"I like that he doesn't back down," said Muhlenbeck's wife, 49.
Syrian dictator Bashir al-Assad found that out the hard way, her husband noted, citing Trump's decision to bomb a Syrian air base to retaliate for Assad's use of chemical weapons on his own people.
"This country used to stand for something, and now we're a joke," he said, arguing that former President Barack Obama projected weakness – something Trump obviously doesn't do.
"There's iron in the glove now," he said.
As for Trump's proposed budget cuts, Muhlenbeck doesn't worry that the food bank his family depends on will be forced to shut down.
"I'm sure they'll find the money somewhere," he said.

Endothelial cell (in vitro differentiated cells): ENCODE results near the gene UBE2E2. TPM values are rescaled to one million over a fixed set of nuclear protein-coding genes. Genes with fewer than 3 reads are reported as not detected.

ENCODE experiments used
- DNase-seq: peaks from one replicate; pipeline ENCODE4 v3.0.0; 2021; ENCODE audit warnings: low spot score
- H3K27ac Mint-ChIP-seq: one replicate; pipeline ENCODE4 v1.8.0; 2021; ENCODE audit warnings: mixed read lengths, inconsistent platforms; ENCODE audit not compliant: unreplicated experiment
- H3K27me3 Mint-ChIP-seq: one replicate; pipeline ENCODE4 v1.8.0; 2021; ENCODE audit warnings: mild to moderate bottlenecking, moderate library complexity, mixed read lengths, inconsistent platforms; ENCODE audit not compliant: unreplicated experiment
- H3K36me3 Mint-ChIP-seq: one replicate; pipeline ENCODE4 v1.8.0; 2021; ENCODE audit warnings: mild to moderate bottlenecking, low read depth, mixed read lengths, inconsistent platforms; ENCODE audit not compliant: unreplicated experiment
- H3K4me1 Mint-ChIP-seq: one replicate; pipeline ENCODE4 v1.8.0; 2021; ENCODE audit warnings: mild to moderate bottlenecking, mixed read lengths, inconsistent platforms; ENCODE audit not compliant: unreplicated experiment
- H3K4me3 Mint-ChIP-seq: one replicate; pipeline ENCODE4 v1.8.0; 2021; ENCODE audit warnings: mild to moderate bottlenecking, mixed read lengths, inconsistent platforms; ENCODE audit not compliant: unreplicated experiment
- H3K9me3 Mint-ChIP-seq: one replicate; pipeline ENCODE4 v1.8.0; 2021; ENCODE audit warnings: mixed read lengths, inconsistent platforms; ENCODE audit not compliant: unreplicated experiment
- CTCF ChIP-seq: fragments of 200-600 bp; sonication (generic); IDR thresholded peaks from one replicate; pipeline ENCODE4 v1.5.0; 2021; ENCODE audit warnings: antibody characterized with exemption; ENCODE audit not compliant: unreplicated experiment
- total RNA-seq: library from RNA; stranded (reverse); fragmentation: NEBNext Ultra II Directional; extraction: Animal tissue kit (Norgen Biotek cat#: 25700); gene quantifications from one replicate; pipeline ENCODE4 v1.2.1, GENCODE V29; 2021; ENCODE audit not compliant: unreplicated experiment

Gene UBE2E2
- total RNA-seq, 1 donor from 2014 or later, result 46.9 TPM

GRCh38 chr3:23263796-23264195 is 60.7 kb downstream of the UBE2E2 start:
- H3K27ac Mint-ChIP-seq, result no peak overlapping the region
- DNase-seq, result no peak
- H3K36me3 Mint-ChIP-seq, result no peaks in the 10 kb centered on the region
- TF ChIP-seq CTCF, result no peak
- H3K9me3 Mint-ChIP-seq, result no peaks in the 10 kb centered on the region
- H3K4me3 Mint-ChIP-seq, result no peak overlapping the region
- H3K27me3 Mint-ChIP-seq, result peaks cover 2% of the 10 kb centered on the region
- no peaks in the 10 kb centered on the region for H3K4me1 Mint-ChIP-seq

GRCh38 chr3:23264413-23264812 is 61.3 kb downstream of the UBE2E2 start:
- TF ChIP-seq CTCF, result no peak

A troubled county
The Muhlenbecks, who live on government disability payments due to assorted ailments and injuries, were among about 200 people who lined up in a parking lot outside the Cornerstone Outreach Center for free groceries last week.
The line at the food bank should come as no surprise, given the state of the Wyoming County economy. Heavily dependent on agriculture, the local job market swings with the seasons. The unemployment rate sank to a mere 4.3 percent last August, but then shot up to 7.7 percent in February.
Beyond the farms, the county lost a quarter of its manufacturing jobs over the past decade, and locals complain that young people continue to move away in pursuit of the jobs they can't find here. The Census Bureau estimates that the county has lost 3.3 percent of its population in this decade alone, continuing a 20-year trend that has seen the county shrink by 7.2 percent.